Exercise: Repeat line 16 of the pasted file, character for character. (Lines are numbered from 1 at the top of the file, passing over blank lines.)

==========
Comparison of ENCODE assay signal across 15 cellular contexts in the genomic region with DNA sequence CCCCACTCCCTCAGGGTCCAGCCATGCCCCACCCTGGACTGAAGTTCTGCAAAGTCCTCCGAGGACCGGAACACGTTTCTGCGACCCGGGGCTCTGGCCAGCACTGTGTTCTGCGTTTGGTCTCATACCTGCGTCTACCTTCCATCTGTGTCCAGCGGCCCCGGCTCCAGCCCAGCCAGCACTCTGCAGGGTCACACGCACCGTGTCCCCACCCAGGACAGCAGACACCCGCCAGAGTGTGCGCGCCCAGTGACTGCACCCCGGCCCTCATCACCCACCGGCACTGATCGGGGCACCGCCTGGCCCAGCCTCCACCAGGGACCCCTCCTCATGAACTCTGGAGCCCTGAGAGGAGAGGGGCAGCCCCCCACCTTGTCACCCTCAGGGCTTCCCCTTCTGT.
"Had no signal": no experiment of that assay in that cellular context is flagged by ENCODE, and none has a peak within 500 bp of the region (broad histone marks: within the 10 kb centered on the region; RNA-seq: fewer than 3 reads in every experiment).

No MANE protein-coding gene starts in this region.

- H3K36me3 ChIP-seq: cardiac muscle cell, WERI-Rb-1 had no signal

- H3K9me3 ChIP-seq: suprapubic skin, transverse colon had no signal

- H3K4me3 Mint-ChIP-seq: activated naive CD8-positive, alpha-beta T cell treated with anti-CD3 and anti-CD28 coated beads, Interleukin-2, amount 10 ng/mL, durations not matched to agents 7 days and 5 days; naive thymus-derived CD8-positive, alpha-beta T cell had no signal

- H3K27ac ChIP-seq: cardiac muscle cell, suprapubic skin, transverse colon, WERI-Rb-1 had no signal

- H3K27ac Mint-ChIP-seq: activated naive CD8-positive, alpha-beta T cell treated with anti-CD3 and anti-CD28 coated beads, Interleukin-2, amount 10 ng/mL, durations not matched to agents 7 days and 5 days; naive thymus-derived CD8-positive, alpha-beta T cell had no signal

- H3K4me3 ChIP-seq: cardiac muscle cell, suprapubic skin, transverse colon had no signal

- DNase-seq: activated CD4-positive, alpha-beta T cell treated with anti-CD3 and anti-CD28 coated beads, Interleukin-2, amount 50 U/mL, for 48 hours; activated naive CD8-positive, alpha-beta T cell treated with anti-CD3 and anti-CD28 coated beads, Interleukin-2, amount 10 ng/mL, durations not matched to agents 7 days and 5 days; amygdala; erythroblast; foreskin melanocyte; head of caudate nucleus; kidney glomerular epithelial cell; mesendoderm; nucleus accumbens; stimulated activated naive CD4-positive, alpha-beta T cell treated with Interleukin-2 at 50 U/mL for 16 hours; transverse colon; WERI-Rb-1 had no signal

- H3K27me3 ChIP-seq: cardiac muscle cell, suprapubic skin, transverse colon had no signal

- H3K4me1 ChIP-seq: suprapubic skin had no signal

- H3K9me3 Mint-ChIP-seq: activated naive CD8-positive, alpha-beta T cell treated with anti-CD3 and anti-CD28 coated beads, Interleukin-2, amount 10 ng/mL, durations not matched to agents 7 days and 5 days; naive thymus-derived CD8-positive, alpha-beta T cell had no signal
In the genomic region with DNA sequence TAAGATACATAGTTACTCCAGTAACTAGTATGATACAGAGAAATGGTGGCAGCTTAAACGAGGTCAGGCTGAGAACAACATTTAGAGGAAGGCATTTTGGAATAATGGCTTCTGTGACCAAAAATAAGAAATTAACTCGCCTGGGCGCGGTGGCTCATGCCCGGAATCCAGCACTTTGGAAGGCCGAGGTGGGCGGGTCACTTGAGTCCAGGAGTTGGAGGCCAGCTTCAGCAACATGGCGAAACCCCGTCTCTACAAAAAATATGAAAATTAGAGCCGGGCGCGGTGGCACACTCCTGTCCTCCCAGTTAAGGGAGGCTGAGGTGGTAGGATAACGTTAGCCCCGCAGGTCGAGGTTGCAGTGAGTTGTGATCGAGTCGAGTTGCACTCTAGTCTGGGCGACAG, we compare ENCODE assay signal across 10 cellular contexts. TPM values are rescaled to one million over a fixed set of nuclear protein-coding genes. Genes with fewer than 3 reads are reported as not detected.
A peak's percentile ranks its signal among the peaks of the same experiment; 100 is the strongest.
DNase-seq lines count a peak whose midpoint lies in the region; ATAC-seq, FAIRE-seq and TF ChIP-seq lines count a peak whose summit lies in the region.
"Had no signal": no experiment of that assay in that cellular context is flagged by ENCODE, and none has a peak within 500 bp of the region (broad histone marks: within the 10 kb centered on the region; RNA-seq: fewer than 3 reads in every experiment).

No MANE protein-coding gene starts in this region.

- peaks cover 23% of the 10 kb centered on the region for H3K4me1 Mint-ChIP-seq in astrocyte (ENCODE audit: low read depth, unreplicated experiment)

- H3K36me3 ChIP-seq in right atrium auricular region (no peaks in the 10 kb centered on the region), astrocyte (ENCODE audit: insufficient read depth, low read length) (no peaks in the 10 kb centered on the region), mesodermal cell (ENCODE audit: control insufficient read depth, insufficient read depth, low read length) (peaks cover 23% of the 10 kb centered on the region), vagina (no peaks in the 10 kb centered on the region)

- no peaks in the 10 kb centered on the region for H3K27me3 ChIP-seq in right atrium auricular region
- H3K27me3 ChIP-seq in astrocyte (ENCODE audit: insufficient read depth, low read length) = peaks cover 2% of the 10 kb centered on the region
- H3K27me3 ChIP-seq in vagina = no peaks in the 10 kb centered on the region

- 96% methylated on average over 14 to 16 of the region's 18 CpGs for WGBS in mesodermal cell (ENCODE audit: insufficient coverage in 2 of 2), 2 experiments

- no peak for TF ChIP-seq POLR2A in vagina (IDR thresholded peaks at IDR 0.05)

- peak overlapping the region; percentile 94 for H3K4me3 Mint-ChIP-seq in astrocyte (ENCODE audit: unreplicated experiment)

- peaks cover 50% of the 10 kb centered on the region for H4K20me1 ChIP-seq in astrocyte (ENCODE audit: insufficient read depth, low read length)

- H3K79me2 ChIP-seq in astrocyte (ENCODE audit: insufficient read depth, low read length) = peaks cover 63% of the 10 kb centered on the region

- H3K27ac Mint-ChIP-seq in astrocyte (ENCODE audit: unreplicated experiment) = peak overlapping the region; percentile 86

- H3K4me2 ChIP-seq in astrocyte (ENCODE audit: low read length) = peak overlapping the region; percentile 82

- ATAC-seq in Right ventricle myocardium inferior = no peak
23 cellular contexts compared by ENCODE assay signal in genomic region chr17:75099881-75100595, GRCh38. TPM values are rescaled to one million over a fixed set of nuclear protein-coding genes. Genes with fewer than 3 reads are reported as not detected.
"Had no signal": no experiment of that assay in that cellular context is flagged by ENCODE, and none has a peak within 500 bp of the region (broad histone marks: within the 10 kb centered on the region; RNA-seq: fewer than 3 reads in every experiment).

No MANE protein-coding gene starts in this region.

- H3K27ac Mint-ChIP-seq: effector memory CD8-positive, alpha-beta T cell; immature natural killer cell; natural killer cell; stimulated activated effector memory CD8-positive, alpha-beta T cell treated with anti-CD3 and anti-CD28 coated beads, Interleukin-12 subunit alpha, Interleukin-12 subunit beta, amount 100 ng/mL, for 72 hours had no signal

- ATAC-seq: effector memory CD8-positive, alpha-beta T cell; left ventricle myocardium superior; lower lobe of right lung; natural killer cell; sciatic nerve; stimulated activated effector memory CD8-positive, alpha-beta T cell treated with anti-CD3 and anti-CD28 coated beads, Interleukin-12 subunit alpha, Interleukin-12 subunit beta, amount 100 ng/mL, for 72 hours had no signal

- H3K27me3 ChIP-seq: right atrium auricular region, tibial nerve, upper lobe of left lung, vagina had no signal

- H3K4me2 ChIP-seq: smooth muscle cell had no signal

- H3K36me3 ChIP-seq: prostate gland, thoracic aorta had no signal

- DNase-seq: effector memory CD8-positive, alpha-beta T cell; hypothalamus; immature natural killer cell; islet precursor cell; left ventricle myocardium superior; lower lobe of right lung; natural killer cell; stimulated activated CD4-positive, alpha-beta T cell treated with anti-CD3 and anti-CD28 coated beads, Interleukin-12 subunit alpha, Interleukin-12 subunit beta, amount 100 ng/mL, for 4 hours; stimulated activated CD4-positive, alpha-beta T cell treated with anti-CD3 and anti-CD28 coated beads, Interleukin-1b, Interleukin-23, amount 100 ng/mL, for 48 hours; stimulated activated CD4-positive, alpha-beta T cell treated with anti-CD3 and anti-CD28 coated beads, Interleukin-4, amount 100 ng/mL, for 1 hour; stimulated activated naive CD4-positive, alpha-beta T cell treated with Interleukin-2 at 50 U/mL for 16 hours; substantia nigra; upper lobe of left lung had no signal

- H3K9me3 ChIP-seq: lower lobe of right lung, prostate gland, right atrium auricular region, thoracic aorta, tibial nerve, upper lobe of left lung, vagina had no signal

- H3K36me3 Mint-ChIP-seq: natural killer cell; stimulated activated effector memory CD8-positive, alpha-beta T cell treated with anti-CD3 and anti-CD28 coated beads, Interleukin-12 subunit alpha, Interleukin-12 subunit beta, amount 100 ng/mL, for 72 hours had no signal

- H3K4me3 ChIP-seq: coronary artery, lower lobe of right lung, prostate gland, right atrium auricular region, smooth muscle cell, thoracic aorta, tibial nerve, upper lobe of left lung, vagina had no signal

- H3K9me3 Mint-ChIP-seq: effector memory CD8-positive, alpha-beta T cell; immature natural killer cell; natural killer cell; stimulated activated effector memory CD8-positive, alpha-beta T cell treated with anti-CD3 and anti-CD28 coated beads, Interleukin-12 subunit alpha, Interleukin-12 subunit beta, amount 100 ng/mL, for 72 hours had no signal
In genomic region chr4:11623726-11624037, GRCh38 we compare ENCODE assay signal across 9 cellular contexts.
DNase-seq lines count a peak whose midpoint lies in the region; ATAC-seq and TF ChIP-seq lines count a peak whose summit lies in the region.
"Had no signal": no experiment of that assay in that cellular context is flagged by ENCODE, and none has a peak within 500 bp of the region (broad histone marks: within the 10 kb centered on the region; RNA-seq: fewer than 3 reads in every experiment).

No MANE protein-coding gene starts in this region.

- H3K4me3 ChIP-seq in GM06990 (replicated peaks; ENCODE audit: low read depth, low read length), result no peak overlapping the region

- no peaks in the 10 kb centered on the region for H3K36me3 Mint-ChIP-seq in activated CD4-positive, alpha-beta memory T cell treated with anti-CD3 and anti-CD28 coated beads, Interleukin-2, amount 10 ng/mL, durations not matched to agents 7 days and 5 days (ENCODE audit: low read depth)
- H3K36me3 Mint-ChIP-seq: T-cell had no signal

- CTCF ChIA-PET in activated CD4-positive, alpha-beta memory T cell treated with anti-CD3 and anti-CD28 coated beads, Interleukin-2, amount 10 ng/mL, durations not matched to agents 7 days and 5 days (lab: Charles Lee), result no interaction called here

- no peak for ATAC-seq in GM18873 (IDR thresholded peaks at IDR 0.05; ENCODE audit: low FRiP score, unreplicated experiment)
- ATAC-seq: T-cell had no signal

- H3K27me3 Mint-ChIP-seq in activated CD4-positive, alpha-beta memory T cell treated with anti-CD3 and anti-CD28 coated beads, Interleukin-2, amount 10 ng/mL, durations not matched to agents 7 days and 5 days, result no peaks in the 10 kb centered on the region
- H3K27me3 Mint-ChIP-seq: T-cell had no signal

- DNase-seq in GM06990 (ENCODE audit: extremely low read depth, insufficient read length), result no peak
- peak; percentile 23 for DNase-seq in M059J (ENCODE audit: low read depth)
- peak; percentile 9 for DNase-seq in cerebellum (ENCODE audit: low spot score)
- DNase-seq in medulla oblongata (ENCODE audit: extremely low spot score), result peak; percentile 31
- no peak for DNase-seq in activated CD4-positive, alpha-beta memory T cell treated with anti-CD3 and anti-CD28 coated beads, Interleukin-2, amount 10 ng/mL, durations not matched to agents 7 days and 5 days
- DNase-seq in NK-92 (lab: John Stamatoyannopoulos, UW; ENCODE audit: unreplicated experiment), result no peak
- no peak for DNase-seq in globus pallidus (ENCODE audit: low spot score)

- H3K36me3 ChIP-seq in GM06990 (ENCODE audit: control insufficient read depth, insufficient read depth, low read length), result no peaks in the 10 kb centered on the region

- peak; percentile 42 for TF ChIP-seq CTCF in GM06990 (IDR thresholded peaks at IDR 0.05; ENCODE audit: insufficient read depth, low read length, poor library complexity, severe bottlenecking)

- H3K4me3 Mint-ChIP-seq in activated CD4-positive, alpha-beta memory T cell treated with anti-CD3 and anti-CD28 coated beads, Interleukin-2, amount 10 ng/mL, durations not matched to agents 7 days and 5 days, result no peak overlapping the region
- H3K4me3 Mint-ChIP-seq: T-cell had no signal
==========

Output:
DNase-seq lines count a peak whose midpoint lies in the region; ATAC-seq, FAIRE-seq and TF ChIP-seq lines count a peak whose summit lies in the region.